out in the city
Two women: both dykes.
One/ primped up pretty/ giving it the bleached blonde/ lip-sticked/ feather bowered girlie.
The other a man-she/ a him-her/ the butch.
Nobody stares at us because there is nothing to see/ we are looking like them/camouflaged
Me and B/ my B/ broad in the coat/ gorgeous tall/ working class enough/ to be proper tough/ and we need to be because it is 1987 and every single day/ one of us dies from Aids.
We die but they do nothing/ because we die from ignorance/ apparently.
Anarchy in the UK is getting soft/its going off the boiling stage/ leaving us at the mercy of tepid ballads/ that focus our eyes on the guise of/ just wanting to dance with somebody/ or fill our pockets with loads a money.
Except we can’t because/ we are the three million unemployed
With nothing to do but watch/ Jim’ll fix it on telly to learn about love
Blankety Blank to hear jokes about/ the blacks and the poofters/ lesbians’ though/
we are alone when we are together/ making do/ just us two/ waiting for a real man to give us a proper seeing to.
If we’d collected a ‘naff tax’ on just that/ we could have bought us an island by now
/to escape to.
Bee and I are glad we don’t look gay/ we are homophobia free happy this way/ passing for strait we become more and more/ blatantly sexual so…
Strange as it sounds
Debenhams becomes the site of our/ DIY porno/ leaving our clothes in the changing rooms/ like Mr Benn we wander about for hours/ dressed like old ladies in corsets/ wigs and hats/ or don dog collars and drop to all fours/ playing puppy who’ll fetch/ along shop corridors/ nobody is paid enough to bother us/ nobody cares/ if we go Rocky three in sportswear/ or if B orders a milky coffee in a silk suit/ from menswear first floor/ with me laid across her lap/ the worst example of a St Trinian’s child whore/ till the women’s toilets call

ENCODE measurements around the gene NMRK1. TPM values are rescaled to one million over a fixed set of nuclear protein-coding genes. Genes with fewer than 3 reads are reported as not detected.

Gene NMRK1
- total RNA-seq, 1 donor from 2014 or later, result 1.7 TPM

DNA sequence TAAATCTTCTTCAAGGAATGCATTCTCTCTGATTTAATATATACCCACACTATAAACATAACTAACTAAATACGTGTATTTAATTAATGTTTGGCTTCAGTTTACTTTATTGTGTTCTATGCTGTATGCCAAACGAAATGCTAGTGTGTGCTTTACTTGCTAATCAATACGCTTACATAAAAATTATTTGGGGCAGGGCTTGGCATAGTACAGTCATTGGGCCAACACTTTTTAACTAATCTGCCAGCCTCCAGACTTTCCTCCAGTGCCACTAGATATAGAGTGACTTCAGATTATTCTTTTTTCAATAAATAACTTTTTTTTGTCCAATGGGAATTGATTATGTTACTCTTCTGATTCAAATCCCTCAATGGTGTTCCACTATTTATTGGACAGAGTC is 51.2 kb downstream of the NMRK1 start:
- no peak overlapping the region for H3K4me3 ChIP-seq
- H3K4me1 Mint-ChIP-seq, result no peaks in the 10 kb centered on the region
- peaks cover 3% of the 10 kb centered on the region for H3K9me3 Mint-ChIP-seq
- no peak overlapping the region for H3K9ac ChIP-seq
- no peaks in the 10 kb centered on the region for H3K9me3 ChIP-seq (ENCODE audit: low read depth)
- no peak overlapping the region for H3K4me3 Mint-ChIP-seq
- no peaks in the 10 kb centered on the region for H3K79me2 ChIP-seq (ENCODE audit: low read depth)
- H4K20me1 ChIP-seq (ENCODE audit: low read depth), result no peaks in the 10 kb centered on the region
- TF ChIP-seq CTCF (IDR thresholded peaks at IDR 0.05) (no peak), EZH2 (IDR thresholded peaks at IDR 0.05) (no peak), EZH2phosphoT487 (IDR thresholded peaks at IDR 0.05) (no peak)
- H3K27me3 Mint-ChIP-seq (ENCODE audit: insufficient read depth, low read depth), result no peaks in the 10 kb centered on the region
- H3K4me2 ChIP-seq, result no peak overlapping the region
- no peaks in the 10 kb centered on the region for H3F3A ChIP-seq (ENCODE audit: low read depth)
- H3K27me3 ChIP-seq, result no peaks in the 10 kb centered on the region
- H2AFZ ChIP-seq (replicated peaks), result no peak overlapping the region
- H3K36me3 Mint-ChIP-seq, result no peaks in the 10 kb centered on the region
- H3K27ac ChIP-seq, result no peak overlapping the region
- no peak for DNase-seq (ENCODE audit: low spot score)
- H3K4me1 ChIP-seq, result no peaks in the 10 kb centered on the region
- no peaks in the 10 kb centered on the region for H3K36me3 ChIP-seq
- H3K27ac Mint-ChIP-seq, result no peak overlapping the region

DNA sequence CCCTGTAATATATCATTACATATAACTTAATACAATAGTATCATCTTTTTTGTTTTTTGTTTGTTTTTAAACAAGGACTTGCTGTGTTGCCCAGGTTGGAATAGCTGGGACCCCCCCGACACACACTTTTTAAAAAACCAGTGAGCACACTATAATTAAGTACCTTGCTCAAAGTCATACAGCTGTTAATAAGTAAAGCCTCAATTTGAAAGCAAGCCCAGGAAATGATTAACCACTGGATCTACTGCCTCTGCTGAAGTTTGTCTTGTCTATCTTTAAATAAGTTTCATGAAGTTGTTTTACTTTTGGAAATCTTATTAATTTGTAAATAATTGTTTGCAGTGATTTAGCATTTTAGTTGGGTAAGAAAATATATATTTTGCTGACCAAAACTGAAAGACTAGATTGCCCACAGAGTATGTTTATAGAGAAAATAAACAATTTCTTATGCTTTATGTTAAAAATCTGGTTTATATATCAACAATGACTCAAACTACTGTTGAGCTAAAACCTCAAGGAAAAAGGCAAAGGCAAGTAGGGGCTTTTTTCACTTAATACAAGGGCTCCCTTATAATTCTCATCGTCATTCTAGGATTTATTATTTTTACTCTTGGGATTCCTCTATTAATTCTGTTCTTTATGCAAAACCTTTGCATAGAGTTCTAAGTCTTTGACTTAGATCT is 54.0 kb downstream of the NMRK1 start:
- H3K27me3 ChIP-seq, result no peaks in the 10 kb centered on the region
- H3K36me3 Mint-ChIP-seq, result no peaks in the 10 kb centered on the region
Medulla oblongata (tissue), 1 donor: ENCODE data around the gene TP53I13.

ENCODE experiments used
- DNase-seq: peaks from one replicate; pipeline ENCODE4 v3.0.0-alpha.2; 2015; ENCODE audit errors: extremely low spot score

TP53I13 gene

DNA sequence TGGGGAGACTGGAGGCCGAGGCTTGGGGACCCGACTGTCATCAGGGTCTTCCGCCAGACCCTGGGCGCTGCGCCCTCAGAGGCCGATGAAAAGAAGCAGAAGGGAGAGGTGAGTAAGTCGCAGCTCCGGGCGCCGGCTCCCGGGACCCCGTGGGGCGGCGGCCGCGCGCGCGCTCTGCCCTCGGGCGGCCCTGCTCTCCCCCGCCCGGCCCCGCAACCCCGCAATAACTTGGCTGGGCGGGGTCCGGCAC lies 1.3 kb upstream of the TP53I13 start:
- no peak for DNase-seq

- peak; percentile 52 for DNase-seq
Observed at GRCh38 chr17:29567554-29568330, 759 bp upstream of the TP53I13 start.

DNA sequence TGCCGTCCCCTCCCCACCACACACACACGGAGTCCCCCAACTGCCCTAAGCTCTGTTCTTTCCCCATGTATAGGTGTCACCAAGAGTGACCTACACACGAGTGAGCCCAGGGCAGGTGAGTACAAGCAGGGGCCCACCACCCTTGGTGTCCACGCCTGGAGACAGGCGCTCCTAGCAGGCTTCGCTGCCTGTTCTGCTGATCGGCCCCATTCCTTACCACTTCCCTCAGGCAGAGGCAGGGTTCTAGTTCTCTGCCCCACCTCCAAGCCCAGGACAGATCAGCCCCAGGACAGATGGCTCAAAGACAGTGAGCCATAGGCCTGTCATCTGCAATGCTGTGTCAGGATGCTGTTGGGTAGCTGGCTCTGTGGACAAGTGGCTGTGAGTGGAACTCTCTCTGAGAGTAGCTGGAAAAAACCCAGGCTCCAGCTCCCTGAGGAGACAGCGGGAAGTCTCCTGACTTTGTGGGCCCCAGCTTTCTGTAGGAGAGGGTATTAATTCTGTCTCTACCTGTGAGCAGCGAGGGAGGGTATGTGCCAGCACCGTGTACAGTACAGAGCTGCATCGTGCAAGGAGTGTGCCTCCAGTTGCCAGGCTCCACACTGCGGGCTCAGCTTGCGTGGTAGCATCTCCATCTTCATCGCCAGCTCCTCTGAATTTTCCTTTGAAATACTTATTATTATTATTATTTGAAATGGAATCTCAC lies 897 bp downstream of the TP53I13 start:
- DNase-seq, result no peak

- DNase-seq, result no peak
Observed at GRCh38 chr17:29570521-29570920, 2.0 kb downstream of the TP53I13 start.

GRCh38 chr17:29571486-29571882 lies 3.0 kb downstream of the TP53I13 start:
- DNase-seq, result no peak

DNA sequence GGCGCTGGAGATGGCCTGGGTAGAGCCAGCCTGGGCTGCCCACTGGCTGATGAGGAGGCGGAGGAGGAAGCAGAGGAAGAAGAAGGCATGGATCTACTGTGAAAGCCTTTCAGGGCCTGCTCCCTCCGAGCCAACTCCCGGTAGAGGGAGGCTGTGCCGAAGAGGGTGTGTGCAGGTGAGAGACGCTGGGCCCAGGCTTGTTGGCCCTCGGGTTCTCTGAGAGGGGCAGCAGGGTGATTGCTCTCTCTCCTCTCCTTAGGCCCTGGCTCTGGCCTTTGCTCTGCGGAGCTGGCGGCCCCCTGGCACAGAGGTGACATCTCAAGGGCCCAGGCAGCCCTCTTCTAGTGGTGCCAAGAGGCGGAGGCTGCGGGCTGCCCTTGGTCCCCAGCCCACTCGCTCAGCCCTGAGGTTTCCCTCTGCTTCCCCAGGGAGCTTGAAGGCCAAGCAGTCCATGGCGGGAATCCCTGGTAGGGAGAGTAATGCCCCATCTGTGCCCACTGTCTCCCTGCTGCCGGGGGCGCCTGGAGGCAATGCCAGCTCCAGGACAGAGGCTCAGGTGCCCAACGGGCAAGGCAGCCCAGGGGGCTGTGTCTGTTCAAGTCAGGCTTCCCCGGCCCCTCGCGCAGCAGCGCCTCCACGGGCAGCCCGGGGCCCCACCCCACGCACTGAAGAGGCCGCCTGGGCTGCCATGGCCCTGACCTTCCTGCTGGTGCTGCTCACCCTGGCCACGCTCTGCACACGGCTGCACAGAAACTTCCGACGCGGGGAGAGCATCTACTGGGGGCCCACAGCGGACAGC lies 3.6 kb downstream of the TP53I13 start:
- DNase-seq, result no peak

We lock ourselves/ into British library reading rooms/ refusing when asked to come out quietly/ until the fetch the key/ and we storm out imperious/ shouting where’s the loo?
But the truth is every gap between parked cars/ is our personal pissoir.
The scrawls on the dyke toilet walls tell us/ ‘Lesbians are fucking everywhere,’/ so Bee and me/ we go there/ no graveyard or alley escapes our lewdliness/ and not just fingers wet/ we are whole hand fisting/ throat clenching some/ pushing heads between legs/ learning how only women come.
Suddenly we capture the camera’s stare/‘Love Bites,’ by Della Grace/is our pretend family album/ we become a gang in there/ sexing each other up/ in fake weddings with whips/ rattling our big fat bike chains/ and sticking out mucky rubber dicks.
Somehow now we are on TV/ in the nations living rooms/ where the country eat their tea/ so now even Margaret Thatcher can see us frigging in the rigging/ there was fuck all else to do.
Pop stars like Madonna and Sinead O’Connor/ want people to think they might be dykey/ we have made the zeitgeist/ they look more like us than we do/ as lesbian chic floods the mainstream.
Cheek more than chic though/ prostituting us worse than pimps do/ never give us a single penny/ of the money / do you?
Truth is they do pay in a way/ kept us poor like a reservoir/ you could say I lived off
the wages I was due/ my fortnightly dole/ all I had to do was queue/ but you better not be late/ because they could make you worse than wait.
Unlike my foreign girl sisters/ I didn’t have to do hand jobs/ in the peeps shows of Soho/ still it was not enough to keep us out/ of toe curling second hand shoes/ and that shit don’t go.
Bee and me belong/ to Chain Reaction our dyke sex family/ and we start spreading the love we feel/ financially, socially, sexually/ by showing each other our cunts/ lips, clits, skin colour/ as we spread our legs widely
Pleasing ourselves and one another
All of us the same and different
All of us ‘proud of it’ queens
All of us resisting the shame regime
By coming fucking together.